After Pepón Osorio’s El Chandelier

He had left it all behind, la esposa, his daughter, el carro, la chamba, all behind so he could marry this little Americana he met on WhatsApp. He thought it would be his last chance after casi toda la vida jalando, unas pocas viejas, and his best friend Benny dead in the last cat fight. And when he arrived to her house and saw it was not in the barrio, but on a nearly soundless street, he wanted an object to remember every brave thing he had done. A kitchen magnet from when they held hands out in the open at the Tower of Americas. He wondered how far he could see if he had the nerve to go up. He hung an old license plate that started with the letter A over his new wife’s bed because they had had sex for four hours straight on more than one occasion, and he wanted to remember it was just like driving a car — A for Aprendiendo. He was a Learner, and he liked it this time. He kept all the brochures any hotel clerk or street hawker ever gave him. He kept all of the colorful junk mail because it has his name on it, stacked on his dresser in the bedroom because these pages had things he had never seen before. Battery powered song birds. Upside down tomato planters. Genius. He filled their house with these small objects, his memories shelved on every surface in his house because he had to see what he had done since he could not believe it. Until there was nowhere else to hang the plastic babies they sold at the Dollar Store in the After-Christmas Bonus Dollar Sale Bin, and his new American wife had yelled there was not one crammed space left in any drawer where he could hang the dominos and water guns the kids left behind from the neighbor baby’s birthday party — until he saw it at la pulga for twenty five dollars and said, ah. El chandelier. And he packed it in the backseat of his carcacha, hung it immediately when they got home. He wanted to see it dazzle. That chandelier held todo — todo lo que le dio la pinche gana. Jugetes, mugres, dolls, memories. Every crystal scallop an shining echo for every tiny new gem of his life, every transparent strand of beads, a hook for any plastic palma or pearl-rimmed bird’s nest he could find, recuerditos, he had called them. He wondered if his daughter could see this magical upside down Christmas tree, if he hung it from the top of the Tower, if climbed it, if she could see it shine.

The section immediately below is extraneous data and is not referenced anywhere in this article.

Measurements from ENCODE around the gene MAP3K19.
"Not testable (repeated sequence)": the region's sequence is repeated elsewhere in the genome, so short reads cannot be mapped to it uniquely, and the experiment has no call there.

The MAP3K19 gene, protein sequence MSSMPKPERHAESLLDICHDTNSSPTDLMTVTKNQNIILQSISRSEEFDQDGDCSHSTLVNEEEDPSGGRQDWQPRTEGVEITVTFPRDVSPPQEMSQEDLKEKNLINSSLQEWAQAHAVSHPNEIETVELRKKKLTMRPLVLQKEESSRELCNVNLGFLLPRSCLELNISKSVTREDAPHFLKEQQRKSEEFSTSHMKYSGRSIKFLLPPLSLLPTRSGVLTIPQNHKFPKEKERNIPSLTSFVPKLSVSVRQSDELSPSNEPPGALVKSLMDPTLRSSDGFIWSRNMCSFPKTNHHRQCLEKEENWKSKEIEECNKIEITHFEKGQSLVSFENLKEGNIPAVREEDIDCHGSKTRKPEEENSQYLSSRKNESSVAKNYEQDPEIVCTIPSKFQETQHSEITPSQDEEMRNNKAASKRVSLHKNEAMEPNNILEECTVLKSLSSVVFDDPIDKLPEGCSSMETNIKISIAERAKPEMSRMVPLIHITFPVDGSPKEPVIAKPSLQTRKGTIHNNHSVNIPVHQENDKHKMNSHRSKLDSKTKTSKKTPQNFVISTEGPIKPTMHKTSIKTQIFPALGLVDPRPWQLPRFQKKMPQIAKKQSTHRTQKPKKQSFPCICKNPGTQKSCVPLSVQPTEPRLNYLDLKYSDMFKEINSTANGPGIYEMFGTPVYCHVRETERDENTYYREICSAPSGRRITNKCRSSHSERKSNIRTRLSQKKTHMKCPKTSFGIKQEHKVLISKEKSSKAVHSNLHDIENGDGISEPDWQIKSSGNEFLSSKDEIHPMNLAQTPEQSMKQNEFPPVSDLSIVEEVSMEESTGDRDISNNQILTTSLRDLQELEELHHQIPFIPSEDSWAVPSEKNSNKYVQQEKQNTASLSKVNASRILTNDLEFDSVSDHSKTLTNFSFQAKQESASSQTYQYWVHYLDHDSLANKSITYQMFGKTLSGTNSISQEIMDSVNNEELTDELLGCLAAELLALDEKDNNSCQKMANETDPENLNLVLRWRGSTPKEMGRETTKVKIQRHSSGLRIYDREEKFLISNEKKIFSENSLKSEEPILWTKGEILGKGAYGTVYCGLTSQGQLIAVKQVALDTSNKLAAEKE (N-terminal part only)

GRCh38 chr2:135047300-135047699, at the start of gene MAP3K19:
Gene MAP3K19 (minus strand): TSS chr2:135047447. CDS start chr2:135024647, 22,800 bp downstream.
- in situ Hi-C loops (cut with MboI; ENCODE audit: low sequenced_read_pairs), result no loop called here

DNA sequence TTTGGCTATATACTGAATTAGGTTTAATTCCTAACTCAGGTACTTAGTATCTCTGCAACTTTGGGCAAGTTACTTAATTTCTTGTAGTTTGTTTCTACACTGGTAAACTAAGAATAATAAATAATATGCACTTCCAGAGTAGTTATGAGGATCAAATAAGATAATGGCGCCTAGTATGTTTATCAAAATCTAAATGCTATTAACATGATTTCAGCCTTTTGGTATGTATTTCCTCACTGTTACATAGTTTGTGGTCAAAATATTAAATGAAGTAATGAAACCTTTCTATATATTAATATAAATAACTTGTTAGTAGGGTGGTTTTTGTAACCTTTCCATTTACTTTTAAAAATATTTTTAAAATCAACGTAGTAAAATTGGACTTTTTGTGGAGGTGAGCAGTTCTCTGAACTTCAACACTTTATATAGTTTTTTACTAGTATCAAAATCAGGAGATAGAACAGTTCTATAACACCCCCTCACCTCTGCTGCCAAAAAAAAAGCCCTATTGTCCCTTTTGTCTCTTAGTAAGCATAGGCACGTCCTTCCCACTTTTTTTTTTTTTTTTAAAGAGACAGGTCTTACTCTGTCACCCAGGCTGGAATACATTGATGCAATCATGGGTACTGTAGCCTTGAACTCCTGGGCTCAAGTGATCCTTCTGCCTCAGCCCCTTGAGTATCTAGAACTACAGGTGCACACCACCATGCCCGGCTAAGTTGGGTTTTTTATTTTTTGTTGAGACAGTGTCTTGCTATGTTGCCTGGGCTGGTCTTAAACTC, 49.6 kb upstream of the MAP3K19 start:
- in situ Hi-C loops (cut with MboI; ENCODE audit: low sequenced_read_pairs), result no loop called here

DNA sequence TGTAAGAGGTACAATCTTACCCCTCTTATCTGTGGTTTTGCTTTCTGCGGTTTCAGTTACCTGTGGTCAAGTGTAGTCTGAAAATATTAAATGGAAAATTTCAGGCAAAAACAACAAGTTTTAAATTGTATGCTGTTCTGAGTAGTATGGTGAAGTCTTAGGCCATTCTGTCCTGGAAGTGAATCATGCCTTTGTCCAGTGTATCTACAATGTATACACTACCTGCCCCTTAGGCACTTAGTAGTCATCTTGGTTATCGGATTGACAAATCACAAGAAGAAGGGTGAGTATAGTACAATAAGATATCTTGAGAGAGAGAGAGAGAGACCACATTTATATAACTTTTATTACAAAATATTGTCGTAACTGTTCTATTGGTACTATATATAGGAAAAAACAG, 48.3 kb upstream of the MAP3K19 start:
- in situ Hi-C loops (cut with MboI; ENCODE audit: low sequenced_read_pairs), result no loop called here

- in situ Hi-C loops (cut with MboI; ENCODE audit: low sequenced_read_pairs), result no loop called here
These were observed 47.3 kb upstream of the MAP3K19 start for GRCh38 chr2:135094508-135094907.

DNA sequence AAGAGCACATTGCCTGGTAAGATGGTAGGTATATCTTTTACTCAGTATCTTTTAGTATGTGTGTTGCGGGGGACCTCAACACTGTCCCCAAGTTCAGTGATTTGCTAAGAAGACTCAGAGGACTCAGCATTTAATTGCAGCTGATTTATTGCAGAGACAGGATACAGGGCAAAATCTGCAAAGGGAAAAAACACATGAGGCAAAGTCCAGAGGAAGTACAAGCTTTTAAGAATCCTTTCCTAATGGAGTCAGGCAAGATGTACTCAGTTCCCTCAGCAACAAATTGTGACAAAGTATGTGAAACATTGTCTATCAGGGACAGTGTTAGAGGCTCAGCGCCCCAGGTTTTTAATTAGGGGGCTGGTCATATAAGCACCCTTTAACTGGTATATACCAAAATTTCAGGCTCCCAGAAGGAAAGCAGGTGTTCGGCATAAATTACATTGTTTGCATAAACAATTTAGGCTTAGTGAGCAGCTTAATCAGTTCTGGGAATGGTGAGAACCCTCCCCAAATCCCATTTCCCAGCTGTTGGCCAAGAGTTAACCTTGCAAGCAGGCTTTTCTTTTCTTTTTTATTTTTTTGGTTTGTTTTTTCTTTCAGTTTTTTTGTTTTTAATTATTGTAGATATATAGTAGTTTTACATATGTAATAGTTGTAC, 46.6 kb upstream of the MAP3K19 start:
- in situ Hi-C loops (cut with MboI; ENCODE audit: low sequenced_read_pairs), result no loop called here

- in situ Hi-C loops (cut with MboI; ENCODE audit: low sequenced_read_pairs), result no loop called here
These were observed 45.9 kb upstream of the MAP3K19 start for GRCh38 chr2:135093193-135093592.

This work was previously published in The Western Humanities Review, Summer 2016 Volume 70.2.

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Born in Mexico and raised in Texas, Natalia Treviño has won several awards for her writing, including the San Antonio Artists Literary Award, the Dorothy Sargent Rosenberg Poetry Prize, and the Alfredo...